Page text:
Somehow we managed to wade through a sea of clove smoke and hats with peacock feathers and got ourselves a drink. We got a few, actually, so that I could review them for you here. This way you will not have to endure an exploration into faux-Victorian trust fund extreme-vintage fashion necro-culture as we had to. You’re welcome.

Mata Hari

The first absinthe we tried was the Mata Hari, which the bartender said was the strongest and smoothest. What this means is that it has the most wormwood in it and tastes the blandest. It was a little minty, maybe even tasting a little bit like it could power a vehicle. Not like gasoline though, maybe ethanol. A minty ethanol flavor. Most authentic absinthe has a taste similar to Yeager, so drinking this, I felt like something was missing. Also, the color was a little milky. Overall, it was a middle of the road absinthe. Just ok. But we saw Mila Kunis while we were drinking it! Sadly, no Culkins were there to accompany her.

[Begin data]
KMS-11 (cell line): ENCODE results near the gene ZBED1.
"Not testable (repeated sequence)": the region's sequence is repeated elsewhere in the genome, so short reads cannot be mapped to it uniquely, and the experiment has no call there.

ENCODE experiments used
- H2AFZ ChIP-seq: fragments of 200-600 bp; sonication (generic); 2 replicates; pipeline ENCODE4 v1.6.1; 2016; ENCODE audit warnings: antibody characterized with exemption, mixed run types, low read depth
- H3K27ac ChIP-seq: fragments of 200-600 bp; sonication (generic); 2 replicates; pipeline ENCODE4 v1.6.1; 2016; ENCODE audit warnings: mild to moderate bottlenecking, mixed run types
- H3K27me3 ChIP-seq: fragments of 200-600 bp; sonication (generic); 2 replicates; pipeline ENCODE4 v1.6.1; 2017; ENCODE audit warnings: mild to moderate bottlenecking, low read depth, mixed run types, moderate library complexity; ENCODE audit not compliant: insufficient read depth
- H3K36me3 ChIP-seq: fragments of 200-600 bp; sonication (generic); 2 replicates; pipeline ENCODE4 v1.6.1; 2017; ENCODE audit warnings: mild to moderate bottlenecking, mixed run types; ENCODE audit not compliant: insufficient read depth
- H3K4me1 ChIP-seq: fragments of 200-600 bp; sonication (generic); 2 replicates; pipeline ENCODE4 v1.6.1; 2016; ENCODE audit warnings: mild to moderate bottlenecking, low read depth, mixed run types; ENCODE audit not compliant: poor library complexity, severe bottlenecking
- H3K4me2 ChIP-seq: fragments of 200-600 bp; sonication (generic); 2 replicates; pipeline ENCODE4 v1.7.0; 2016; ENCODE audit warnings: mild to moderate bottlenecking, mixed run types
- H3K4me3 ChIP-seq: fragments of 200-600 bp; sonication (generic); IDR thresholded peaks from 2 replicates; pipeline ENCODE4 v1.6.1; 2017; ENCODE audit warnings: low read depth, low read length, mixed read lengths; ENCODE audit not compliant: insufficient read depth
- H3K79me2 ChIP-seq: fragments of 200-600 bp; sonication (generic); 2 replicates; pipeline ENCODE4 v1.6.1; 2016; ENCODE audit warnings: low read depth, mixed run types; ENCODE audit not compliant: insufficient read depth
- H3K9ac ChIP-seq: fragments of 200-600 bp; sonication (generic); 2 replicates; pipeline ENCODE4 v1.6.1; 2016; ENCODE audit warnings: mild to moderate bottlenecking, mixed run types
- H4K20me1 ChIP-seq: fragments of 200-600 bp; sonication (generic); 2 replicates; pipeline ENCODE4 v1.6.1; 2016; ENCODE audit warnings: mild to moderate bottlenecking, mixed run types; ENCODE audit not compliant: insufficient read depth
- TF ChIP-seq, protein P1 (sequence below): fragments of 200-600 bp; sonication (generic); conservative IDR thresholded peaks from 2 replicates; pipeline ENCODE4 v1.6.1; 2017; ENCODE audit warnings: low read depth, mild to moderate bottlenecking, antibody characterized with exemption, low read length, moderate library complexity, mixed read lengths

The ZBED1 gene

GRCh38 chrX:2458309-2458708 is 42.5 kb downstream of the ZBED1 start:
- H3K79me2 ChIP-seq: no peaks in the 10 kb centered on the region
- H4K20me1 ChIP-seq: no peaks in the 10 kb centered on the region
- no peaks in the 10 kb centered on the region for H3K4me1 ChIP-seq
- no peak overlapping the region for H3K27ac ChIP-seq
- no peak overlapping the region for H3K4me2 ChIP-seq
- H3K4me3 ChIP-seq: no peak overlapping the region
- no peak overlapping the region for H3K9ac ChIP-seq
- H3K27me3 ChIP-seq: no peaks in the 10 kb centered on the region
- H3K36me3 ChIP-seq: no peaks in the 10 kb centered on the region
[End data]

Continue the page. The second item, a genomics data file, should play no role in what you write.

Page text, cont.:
Leopold Bros.

Leopold Bros. was most definitely the most traditional tasting of all the absinthe we tried that night. It was glow-in-the-dark neon green in color, had a licorice-y taste and mixed well with the sugar and water. While in line to receive this drink, I took a picture with two large women and saw a tomb that just had the word “funk” on it. I imagined that Bootsy Collins or maybe George Clinton bought it the day Maroon 5 was first referred to as “funky”.


Me getting accosted by two robust ladies dressed at the height of oldgoth fashion.

Lucid

I am told that Lucid is one of the first and also one of the most popular absinthe products available in the US. I found this surprising, such that it’s smell was like dirty cat butt and it’s taste was like sweet and sour Tabasco with a twist of lime. Total bullcrap. I kept sniffing it, even though it smelled disgusting, just to see if I was imagining it or not. I was not imagining it. A weird John Malkovich looking dude walked by and mad dogged me like a  motherf**ker. Later, that same dude was on stage howling and doing interpretive dances or something while telling a long-winded boring story about Son Ra (the Egyptian god, not the avant-garde rapper). We were told that there would be a magic show, but I didn’t see what was so magical about it, truth be told.

Kubler